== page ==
Young WisdomAdvice From Youth
What helps me engage now?
The teachers and relationships.
Over the course of the last 6 months we have had the opportunity to spend time learning with a few different groups of students from southeast Michigan schools. We have been fortunate to hear from them about their experiences since the pandemic started, what they are learning, and how this swift transition to virtual learning has affected them. We found their insight to be invaluable and want to share some of what we have learned with you, as many of you head into the new school year under quickly changing circumstances and many unknowns. These words of wisdom are borrowed from youth who were part of the following events:
- The SEMIS Coalition Town Hall
- Detroit Youth Presentation: Communication Media Arts High School Student Voice Webinar
- The SEMIS Coalition Youth Voice Fishbowl
- Celebrations of PBE Learning: The James and Grace Lee Boggs School Student Presentations & #4CommuniTREE Wylie Elementary School Student Presentation
- YES Climate Change Resilience Summer Program Youth Presentation
While some of these suggestions may feel like big ideas, and you may ask yourself, “how do I do this?”, we encourage you to take these big ideas and flip them into essential questions for understanding how to design learning to be more student-centered.
- How do youth think that more space can be created in our lessons for them to share their opinions?
- What current events do students feel are important to bring in to our lessons, and what ideas can they share for an activity that might help bring this into the curriculum?
- What lets you know that a teacher is being patient with you, or another student?
Lastly, thank you to the youth and their teachers for being who you are! We learn so much by coming together across generations, and when we center the needs, ideas and strengths of our students to the best of our abilities.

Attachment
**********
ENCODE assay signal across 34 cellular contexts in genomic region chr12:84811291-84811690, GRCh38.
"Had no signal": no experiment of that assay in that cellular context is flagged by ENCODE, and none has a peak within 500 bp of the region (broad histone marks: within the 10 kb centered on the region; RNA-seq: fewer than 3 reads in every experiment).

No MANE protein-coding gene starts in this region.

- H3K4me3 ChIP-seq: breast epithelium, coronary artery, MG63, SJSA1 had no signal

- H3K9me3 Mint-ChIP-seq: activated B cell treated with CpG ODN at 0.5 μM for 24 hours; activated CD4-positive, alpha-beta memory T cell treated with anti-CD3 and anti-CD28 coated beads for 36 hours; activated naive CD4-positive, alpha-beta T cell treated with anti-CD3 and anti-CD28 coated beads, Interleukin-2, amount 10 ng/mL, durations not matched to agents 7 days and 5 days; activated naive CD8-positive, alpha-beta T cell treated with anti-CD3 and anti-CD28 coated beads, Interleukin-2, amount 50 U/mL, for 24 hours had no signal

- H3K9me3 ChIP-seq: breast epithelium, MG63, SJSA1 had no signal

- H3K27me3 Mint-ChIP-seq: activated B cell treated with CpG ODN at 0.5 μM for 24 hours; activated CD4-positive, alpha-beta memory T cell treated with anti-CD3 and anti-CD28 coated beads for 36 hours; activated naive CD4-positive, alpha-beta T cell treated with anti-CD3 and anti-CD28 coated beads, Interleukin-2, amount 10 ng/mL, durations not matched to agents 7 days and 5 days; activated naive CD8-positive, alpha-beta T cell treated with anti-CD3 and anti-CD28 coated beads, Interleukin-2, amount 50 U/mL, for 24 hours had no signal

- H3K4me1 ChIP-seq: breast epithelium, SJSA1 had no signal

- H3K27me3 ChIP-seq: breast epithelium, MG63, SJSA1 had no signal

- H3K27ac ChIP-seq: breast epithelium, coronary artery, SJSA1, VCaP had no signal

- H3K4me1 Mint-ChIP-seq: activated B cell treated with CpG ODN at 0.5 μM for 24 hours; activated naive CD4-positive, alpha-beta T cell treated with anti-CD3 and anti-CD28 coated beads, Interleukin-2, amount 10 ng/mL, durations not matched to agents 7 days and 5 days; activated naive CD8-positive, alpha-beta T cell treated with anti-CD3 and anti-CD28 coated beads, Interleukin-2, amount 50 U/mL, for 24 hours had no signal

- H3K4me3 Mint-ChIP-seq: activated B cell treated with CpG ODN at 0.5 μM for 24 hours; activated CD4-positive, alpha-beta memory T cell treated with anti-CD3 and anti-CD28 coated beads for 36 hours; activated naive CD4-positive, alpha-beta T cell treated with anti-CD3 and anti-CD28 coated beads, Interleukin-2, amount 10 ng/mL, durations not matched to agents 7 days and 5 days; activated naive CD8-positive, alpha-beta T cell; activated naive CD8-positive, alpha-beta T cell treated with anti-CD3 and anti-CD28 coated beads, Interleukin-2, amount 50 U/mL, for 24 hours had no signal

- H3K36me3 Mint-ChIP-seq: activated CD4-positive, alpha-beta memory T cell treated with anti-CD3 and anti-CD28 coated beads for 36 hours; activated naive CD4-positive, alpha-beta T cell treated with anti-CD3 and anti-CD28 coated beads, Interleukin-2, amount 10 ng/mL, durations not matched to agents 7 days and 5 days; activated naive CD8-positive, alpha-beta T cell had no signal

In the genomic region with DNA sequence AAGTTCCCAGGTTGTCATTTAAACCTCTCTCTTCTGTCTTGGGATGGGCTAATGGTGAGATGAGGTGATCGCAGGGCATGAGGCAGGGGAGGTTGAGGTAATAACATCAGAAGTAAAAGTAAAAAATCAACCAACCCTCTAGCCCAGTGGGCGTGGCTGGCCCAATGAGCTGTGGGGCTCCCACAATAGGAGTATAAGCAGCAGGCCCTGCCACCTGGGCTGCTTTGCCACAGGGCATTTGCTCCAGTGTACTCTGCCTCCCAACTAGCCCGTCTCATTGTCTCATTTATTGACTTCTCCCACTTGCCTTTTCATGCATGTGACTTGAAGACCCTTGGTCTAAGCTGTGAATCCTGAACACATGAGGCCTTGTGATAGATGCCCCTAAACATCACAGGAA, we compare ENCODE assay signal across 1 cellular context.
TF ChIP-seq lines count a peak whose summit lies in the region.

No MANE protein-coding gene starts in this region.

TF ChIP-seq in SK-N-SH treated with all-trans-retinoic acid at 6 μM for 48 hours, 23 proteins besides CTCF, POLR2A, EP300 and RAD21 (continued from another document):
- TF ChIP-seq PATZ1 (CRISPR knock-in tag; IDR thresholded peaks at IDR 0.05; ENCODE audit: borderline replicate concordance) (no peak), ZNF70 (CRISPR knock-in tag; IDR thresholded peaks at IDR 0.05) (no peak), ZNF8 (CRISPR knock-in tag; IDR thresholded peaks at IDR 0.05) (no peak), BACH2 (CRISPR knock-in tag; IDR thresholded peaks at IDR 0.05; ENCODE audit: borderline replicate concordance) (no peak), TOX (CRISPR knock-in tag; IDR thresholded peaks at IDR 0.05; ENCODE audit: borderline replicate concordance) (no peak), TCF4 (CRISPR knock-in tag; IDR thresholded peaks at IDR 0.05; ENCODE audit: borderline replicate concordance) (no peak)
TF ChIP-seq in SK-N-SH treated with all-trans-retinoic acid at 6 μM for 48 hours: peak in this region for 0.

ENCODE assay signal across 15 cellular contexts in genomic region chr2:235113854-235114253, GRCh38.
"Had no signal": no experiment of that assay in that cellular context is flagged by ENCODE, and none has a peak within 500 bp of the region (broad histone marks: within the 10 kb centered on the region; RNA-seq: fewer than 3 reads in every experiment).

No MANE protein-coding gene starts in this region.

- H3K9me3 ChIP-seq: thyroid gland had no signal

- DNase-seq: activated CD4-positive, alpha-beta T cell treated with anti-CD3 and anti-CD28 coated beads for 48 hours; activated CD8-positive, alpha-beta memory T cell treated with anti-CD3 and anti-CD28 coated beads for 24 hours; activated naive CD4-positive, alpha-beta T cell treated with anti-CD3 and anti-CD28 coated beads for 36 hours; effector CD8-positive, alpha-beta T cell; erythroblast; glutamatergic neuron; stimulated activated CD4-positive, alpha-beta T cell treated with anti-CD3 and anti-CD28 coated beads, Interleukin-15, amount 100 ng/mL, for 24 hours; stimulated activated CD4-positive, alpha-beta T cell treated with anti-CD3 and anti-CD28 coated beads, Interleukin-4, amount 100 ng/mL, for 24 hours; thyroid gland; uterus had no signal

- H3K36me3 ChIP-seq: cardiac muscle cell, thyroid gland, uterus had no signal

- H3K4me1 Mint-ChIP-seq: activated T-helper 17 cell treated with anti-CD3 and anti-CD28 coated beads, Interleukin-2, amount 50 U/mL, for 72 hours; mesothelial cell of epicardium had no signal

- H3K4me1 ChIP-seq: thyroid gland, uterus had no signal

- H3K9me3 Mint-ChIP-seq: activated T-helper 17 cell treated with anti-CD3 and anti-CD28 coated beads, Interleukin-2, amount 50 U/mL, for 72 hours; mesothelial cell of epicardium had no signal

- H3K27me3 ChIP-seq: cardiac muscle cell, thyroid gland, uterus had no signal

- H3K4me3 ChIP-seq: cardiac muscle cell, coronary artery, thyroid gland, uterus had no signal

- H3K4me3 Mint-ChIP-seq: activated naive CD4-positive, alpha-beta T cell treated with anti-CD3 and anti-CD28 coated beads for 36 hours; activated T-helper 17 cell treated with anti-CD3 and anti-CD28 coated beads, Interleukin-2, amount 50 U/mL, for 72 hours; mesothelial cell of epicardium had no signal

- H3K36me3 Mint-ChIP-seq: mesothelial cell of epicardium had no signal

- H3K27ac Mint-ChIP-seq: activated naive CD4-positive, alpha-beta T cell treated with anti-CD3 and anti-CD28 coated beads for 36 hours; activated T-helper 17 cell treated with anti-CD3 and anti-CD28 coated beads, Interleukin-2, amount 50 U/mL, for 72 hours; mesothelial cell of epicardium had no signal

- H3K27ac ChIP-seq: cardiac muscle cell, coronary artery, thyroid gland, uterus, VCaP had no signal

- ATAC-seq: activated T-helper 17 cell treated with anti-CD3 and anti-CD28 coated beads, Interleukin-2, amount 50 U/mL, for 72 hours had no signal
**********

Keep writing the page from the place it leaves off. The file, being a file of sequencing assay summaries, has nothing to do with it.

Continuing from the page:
Have a lot of patience with us. Take it slow. Learning new content online takes longer than in-person.
Use games and icebreakers often. This helps the students feel more comfortable with each other.
It’s okay to wonder how you might come across, and to speak your mind at the same time.
Let it flow, let it takes it’s time – it’s okay to have a silent pause in conversations.
Give us lots of breaks. Don’t rush kids.
Coming together this way, through virtual meetings, gets easier over time.
Provide the space for us to contribute our thoughts and opinions.
In order to grab someone’s attention you have to make it relevant to people’s lives.
Use games like Pictionary and Jeopardy to build community and teach content.
Use creative ways to check in with how we are feeling that relate to the lessons we are learning. An example is something called the “weather check”. Where we compared our mood (how we were feeling that day) to different types of weather while we were learning about climate change.
Provide the structure and space for us to share about current events. Students can learn from each other’s awareness about current events. They might learn things from each other that they may not otherwise ever find out.
If you are trying to influence people to make change or be aware of something you should try to appeal to what people like such as coffee and food.
Really need to build relationships together – otherwise we don’t feel like participating.
We need financial skills. Life management, credit, taxes, career path options, bonds and stocks. Opporunities that connect us with people.
More discussion time.
Be honest – as a white teacher trying to teach Black history – be comfortable, open-minded, cautious. Be real. Do your own research.
As a teacher you are often in the position of having the privilege of relationship connections. Help us gain access to those opportunities. Introduce us to people and share connections with us that can help us after we graduate.
We like having choices about how we learn certain things like the scientific process. The learning menu choices were a good idea.